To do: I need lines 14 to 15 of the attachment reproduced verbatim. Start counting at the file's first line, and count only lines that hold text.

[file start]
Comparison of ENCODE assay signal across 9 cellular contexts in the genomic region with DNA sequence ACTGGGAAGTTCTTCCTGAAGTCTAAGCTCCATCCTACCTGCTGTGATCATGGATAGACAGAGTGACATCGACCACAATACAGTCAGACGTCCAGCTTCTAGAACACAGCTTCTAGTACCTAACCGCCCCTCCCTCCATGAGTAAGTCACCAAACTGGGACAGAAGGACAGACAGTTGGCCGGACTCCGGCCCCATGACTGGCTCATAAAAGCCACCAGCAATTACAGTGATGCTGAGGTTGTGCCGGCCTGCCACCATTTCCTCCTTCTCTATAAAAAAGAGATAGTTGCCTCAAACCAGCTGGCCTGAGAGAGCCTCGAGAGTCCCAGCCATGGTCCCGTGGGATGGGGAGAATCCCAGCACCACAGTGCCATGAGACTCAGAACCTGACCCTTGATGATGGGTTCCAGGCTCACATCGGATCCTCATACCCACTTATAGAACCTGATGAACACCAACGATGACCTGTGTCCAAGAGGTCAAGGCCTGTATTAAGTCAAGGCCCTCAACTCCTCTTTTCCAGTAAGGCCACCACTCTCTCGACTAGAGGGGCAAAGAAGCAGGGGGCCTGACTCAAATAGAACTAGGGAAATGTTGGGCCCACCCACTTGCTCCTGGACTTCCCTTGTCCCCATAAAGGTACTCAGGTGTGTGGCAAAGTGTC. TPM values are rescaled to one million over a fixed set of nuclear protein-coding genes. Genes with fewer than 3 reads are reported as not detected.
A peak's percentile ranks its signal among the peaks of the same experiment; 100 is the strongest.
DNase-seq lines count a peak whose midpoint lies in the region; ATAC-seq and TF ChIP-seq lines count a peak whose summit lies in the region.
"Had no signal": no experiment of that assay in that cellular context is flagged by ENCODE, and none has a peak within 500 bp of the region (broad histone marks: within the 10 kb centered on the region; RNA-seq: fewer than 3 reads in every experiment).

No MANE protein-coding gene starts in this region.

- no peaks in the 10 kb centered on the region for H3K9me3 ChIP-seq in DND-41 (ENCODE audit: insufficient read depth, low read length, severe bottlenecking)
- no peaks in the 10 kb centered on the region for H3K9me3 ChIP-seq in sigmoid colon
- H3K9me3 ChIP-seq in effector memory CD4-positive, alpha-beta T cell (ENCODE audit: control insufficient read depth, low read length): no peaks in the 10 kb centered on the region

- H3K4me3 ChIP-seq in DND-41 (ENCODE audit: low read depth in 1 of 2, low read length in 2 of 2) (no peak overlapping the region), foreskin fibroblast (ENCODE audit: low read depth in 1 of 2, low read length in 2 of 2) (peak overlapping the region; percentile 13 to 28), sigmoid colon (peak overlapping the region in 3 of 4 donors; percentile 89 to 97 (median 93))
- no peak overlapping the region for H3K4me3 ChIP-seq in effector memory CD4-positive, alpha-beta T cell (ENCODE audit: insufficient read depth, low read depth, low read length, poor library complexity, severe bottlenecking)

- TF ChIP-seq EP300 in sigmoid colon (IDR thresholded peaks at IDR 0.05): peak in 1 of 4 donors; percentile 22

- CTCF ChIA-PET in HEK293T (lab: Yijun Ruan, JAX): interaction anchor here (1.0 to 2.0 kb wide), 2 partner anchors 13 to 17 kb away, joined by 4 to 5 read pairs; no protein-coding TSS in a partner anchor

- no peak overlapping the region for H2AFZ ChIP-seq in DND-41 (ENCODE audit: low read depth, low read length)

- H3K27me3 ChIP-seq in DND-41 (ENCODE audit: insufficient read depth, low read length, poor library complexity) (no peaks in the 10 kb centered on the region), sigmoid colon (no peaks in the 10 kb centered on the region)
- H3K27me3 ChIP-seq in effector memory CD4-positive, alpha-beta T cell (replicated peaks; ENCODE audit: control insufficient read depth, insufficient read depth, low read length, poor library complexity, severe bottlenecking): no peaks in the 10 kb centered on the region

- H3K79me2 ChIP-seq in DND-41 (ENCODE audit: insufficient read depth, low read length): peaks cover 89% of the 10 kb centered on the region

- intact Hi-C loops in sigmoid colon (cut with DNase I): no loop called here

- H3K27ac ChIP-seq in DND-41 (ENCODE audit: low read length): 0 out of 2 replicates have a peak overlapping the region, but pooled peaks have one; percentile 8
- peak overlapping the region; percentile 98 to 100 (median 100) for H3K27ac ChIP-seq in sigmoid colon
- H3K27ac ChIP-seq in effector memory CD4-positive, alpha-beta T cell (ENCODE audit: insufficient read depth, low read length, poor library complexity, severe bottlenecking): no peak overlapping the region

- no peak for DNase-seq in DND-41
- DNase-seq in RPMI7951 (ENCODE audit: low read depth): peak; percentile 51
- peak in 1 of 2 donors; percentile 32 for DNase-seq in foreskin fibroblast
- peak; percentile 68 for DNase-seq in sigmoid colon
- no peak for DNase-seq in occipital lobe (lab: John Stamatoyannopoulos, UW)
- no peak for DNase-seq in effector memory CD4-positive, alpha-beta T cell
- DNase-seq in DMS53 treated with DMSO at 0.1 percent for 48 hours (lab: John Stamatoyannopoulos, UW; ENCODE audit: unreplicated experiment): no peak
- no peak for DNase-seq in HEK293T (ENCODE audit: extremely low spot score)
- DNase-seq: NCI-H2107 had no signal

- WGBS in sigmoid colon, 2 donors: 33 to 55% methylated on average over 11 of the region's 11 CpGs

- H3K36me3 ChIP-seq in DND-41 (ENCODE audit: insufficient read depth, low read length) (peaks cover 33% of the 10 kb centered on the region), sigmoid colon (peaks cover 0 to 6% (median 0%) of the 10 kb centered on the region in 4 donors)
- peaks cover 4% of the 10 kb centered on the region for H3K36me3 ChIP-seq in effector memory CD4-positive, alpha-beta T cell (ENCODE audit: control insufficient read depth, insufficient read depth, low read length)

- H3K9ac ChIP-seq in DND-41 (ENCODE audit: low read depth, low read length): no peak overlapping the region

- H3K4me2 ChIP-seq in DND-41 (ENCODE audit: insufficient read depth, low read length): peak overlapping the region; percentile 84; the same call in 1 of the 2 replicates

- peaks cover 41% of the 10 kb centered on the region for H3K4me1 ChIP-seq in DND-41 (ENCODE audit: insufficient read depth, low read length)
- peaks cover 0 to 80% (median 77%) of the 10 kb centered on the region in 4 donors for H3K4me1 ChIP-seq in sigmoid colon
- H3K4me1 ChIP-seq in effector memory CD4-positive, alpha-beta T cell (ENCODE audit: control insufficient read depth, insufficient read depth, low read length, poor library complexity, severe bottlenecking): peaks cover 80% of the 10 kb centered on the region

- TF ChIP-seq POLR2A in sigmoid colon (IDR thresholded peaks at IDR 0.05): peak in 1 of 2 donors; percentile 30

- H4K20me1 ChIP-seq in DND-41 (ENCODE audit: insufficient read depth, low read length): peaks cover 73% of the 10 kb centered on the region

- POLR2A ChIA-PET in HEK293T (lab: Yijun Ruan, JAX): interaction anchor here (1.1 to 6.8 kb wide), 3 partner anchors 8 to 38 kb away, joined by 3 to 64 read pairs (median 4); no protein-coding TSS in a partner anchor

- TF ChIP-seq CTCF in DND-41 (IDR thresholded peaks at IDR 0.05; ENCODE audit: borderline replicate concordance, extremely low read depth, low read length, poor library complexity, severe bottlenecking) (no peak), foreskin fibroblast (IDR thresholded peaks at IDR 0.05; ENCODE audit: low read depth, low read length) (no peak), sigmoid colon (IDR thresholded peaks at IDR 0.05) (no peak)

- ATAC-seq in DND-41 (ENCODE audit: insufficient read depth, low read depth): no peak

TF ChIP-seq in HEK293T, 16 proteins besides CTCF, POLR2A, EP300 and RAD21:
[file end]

- H3K27me3 ChIP-seq in DND-41 (ENCODE audit: insufficient read depth, low read length, poor library complexity) (no peaks in the 10 kb centered on the region), sigmoid colon (no peaks in the 10 kb centered on the region)
- H3K27me3 ChIP-seq in effector memory CD4-positive, alpha-beta T cell (replicated peaks; ENCODE audit: control insufficient read depth, insufficient read depth, low read length, poor library complexity, severe bottlenecking): no peaks in the 10 kb centered on the region